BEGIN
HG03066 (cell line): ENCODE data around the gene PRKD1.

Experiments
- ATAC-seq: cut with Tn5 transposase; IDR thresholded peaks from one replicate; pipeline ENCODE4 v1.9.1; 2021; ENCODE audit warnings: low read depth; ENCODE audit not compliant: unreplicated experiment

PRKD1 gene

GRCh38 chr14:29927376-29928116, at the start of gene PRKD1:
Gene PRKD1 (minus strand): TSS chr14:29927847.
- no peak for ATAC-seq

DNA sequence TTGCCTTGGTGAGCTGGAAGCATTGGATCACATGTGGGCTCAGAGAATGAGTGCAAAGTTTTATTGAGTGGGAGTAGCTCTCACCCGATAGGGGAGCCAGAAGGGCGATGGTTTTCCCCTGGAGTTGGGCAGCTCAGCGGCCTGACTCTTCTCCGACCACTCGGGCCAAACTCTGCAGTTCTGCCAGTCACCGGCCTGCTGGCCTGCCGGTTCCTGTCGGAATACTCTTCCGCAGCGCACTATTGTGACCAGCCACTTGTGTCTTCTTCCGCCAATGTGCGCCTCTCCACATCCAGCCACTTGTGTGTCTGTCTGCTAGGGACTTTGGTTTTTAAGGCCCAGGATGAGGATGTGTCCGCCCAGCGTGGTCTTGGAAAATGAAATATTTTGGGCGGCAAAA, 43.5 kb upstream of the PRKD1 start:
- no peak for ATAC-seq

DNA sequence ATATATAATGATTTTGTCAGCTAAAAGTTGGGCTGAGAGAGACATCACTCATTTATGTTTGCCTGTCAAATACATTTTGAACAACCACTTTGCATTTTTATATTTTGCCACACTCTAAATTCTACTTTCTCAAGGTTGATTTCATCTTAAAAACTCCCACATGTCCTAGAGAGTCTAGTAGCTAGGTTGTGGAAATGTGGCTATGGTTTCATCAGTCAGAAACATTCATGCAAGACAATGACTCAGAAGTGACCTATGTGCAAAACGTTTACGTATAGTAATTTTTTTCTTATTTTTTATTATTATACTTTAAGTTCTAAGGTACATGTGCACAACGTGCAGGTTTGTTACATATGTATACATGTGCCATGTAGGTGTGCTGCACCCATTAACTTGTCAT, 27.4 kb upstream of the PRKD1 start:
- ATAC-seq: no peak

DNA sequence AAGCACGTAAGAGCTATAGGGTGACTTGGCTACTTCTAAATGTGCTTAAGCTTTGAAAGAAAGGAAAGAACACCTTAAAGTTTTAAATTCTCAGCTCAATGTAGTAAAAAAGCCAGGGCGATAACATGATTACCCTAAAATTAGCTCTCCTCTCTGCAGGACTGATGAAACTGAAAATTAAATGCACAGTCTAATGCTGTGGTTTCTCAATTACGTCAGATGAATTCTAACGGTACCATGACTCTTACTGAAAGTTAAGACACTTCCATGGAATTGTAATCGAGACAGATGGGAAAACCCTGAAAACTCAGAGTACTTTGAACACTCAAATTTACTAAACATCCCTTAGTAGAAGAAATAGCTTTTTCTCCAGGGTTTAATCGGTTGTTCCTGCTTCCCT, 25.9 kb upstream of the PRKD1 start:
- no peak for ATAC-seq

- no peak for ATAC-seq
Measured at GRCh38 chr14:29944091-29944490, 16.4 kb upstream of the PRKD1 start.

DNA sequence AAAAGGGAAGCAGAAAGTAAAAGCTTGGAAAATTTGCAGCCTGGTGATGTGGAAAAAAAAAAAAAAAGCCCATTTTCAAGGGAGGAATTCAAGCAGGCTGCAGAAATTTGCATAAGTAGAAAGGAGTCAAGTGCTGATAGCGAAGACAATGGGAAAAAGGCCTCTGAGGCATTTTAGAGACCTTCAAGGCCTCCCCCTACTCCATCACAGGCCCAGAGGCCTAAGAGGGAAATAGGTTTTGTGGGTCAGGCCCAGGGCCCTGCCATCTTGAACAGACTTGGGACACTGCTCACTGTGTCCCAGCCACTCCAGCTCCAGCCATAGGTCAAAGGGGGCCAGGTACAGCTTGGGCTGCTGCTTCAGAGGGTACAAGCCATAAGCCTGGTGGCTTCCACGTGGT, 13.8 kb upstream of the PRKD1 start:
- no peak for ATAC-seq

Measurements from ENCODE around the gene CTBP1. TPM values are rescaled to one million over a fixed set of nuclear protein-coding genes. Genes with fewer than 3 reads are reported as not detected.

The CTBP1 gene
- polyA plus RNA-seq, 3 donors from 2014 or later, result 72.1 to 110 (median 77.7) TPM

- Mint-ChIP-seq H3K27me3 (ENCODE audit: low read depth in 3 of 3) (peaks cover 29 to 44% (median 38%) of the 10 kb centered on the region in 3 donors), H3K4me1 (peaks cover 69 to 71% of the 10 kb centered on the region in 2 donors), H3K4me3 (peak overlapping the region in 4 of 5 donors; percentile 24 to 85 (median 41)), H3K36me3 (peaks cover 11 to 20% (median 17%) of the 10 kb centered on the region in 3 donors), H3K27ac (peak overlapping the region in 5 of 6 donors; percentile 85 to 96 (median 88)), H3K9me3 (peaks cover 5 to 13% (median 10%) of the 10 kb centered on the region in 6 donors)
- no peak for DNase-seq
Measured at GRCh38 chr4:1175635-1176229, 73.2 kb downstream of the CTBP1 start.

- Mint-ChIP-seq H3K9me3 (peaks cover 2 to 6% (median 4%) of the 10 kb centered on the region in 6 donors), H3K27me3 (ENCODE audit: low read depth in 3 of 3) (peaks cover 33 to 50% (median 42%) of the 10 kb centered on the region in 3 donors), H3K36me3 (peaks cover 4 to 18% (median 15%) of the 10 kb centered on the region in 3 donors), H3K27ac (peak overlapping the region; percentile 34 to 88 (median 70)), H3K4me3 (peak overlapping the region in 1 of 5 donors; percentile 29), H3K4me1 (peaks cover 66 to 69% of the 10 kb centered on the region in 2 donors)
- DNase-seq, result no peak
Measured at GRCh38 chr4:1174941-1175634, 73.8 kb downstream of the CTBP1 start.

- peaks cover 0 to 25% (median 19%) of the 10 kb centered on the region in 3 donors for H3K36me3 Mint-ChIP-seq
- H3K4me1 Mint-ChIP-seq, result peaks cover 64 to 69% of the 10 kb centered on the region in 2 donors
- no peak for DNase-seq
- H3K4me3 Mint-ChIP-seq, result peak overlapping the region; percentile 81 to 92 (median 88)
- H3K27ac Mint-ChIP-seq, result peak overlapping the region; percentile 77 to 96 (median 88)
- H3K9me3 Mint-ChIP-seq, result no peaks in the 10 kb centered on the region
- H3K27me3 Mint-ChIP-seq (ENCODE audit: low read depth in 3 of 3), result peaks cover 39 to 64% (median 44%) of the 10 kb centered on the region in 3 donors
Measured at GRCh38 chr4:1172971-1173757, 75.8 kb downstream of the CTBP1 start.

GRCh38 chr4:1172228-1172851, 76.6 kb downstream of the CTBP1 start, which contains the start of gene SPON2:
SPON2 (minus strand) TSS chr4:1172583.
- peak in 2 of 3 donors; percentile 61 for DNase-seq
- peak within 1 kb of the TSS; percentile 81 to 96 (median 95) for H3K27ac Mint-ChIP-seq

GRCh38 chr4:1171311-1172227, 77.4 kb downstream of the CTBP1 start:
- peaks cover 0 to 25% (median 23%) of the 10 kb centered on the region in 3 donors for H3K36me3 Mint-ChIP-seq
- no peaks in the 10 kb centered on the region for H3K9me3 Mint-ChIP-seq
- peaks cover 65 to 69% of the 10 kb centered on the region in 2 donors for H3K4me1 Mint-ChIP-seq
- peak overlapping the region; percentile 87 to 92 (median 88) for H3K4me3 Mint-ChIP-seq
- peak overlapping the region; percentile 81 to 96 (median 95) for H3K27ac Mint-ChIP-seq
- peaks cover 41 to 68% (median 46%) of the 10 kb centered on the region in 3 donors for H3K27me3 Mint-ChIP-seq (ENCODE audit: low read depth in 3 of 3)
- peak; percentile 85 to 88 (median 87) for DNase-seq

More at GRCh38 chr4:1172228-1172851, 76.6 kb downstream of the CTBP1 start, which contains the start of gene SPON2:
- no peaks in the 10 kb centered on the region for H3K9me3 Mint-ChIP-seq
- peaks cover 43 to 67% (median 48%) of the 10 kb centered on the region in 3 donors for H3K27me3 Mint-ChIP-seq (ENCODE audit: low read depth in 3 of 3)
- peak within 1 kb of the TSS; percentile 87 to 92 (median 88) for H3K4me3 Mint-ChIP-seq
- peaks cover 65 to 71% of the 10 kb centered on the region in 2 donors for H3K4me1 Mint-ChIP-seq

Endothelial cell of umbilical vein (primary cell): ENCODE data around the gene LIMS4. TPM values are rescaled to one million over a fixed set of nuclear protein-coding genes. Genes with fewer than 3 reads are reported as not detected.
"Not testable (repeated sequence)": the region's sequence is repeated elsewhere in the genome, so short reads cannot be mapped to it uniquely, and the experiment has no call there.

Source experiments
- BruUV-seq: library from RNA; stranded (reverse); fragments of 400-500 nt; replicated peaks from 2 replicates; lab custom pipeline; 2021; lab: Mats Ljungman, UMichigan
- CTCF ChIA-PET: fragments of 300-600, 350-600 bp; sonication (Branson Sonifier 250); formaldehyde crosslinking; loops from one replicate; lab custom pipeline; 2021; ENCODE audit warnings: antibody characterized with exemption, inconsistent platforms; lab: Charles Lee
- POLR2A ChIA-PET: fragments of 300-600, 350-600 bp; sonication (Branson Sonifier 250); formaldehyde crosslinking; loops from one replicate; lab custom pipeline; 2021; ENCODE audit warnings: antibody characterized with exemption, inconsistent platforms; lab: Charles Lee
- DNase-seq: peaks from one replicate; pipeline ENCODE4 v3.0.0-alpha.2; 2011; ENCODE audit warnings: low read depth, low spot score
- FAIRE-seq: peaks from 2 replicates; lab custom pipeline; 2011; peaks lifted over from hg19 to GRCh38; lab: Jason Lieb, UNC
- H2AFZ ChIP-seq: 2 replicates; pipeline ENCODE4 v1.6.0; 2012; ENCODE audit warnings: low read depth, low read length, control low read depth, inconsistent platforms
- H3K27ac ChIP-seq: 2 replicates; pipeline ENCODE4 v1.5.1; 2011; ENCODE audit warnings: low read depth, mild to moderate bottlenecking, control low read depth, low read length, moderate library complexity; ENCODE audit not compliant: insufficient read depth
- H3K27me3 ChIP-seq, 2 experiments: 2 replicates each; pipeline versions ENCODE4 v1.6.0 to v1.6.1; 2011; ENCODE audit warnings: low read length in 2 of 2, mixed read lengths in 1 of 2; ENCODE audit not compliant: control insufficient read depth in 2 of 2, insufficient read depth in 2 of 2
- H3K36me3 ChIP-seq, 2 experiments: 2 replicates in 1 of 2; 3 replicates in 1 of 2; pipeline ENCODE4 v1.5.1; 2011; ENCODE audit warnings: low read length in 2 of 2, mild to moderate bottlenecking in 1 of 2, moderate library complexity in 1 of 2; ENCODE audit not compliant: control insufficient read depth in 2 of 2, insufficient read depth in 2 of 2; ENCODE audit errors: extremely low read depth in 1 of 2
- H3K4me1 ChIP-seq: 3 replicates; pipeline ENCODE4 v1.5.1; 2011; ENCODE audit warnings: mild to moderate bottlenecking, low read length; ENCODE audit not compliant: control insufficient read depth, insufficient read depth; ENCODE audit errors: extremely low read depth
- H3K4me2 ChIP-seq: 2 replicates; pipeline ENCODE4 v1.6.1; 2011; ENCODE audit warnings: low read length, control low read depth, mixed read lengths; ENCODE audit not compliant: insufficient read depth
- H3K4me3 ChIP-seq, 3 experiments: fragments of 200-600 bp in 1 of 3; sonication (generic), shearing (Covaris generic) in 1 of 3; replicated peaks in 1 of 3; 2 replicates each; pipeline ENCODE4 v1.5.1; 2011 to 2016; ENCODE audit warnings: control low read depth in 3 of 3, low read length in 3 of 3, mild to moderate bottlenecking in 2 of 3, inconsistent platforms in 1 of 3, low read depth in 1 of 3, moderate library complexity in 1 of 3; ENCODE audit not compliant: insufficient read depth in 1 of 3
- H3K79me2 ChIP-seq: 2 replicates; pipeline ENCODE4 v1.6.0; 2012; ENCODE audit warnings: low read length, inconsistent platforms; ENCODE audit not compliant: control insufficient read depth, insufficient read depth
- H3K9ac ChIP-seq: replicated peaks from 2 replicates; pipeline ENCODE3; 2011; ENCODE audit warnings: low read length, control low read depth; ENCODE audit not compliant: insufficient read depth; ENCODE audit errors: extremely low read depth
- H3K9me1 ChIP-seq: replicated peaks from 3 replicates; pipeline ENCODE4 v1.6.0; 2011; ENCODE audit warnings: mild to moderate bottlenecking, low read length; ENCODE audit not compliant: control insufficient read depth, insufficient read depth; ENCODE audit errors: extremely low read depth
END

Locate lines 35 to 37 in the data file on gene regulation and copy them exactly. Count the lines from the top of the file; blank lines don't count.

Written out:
GRCh38 chr4:1172228-1172851, 76.6 kb downstream of the CTBP1 start, which contains the start of gene SPON2:
SPON2 (minus strand) TSS chr4:1172583.
- peak in 2 of 3 donors; percentile 61 for DNase-seq